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leigh123
18-04-2008, 15:32 PM
Hello all,

Well I can put this case to bed now, the hearing was this afternoon and this is what happened and what can be inferred from the judges comments.

The summarise - my situation was that I paid a deposit in April 06, for a 12 month AST. Then signed a new 12 month AST in April 07 for 12 months. The deposit was continued to be held against the new tenancy. The LL didn't protect it, but subsequently did on receipt of the court papers with mydeposits.co.uk (an insurance based scheme). I used N208 based on Planner's wording.

The judge made the following comments:

1. As it was a part 8 claim, a letter before action would not have made any difference as it's an absolute matter and no room for negotiation (in response to defendant's complaint about no LBA).

2. The fact that the LL had subsequently protected the deposit made no difference to the case. It would still lead to judgement for either return or protection + x3 penalty.

3. It was an absolute matter, with no case for morals or discretion on a penalty, it was all or nothing.


HOWEVER!

I lost the case :(

The Housing Act 2004 says that a deposit falls under the new legislation if it is paid and received after April 6th 2007. The judge said that she had to consider whether the fact that the deposit was already in the defendant's possession and that it was agreed it would be a new deposit for the new 12 month AST, it was not in the traditional sense paid by me and received by the LL. She ruled that the deposit was paid by me and received by the LL in April 2006, hence the deposit had to requirement for protection. She said that that was her personal interpretation of paid and received and that the HA 2004 was not detailed as to the definition of both. She said that she may be wrong but without the guidance of a higher court ruling and with regret that that was her stance.

So that is that - a big surprise to me. I didn't really ever question this point as from the online research and relevant leaflets etc from various sources that the vast concensus was that it didn't apply to renewals or periodics but it would apply for new ASTs where a deposit was continued to be held.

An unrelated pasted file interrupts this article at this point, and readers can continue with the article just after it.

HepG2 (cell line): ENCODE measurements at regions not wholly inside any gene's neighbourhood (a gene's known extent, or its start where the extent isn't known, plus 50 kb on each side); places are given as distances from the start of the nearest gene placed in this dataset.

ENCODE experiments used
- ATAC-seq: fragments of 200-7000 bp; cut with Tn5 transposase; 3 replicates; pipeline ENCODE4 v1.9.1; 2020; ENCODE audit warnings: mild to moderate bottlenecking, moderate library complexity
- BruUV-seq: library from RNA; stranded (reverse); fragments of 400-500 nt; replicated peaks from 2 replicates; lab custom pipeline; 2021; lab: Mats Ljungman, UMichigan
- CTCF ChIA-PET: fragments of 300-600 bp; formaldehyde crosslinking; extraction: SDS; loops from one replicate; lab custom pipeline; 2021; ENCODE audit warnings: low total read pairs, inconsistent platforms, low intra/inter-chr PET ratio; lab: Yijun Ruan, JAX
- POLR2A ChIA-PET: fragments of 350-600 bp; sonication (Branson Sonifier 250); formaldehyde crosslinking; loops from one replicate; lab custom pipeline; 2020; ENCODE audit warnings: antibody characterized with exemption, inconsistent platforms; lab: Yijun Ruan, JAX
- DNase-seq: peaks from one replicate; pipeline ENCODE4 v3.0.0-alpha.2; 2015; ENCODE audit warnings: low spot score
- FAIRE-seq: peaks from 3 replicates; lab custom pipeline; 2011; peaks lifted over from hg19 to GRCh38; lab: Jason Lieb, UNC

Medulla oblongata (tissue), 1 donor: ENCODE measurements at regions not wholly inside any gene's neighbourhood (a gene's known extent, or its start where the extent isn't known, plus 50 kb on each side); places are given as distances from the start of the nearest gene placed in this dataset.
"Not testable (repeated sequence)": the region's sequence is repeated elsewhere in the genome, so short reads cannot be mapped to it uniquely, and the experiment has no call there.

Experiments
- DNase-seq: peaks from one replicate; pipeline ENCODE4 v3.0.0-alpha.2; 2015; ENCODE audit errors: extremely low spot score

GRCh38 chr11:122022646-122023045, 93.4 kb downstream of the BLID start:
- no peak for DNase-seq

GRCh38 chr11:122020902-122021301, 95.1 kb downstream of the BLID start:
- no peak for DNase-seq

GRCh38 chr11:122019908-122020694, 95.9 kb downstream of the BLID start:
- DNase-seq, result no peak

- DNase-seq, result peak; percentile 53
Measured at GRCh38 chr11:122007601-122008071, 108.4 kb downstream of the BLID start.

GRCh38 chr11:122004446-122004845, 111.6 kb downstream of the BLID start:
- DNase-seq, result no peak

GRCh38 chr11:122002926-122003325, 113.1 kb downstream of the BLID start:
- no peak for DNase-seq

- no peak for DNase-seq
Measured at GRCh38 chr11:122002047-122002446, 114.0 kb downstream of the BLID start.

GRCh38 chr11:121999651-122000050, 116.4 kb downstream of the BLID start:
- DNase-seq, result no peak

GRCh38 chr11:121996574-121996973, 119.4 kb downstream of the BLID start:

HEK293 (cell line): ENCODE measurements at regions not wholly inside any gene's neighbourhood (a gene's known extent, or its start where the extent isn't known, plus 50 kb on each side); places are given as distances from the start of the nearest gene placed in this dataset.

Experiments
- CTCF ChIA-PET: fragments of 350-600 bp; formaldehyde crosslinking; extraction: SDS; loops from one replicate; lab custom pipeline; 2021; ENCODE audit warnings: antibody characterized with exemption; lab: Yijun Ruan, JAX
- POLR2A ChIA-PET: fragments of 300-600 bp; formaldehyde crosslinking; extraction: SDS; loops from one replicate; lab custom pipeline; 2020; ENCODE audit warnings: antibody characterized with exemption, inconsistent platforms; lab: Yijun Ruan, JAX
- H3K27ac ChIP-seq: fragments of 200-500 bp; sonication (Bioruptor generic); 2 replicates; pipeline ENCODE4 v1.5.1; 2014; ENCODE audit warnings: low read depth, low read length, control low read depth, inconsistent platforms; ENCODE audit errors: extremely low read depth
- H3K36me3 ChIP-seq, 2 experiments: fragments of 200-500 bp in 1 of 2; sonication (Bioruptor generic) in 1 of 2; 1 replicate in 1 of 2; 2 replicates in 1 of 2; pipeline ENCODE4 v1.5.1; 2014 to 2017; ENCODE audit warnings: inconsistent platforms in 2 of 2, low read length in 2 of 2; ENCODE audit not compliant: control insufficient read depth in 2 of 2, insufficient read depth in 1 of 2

I put forward about as many arguments as I could but was getting nowhere. I feel that appealing at this point would not get me any further. So I live with the knowledge that issuing the court papers when I did and then getting my Section 21 shortly after, forced me to find and move into a beautiful new flat which would now be on the market for £200 more per month so I've made back my court fee already... my way of justifying the loss.

This should be of great help to those who signed and paid after April 2007, whose LL protected the deposit outside of the 14 days. On this point the judge agreed that the ruling would be absolutely clear and it was purely the 'paid and received' point on which I failed.

Make of that what you will and thank you all for your assistance with making my case. It was an interesting process and I learnt a lot, as a tenant and as a landlord!

Colincbayley
18-04-2008, 15:37 PM
Thanks for the update, I think the judge is wrong, but as you have said, that would be a matter for a higher court.
:(

agent46
18-04-2008, 15:59 PM
Thanks for the update, I think the judge is wrong, but as you have said, that would be a matter for a higher court.
:(

I think the judge is absolutely correct.

Interestingly, by deciding as she did, the judge must believe that the Govt guidance on the matter is wrong. I've been arguing this point for a year. My reasoning along the same lines is set out in a couple of posts on HPC where I had a bit of a ding-dong with someone who claimed inside departmental knowledge on the subject: here it is http://www.housepricecrash.co.uk/forum/index.php?showtopic=72916&pid=1063734&st=0&#entry1063734

My argument in summary:

1) The deposit paid in respect of a tenancy commenced before 6th April 2007 is held on trust by either by the landlord or the agent.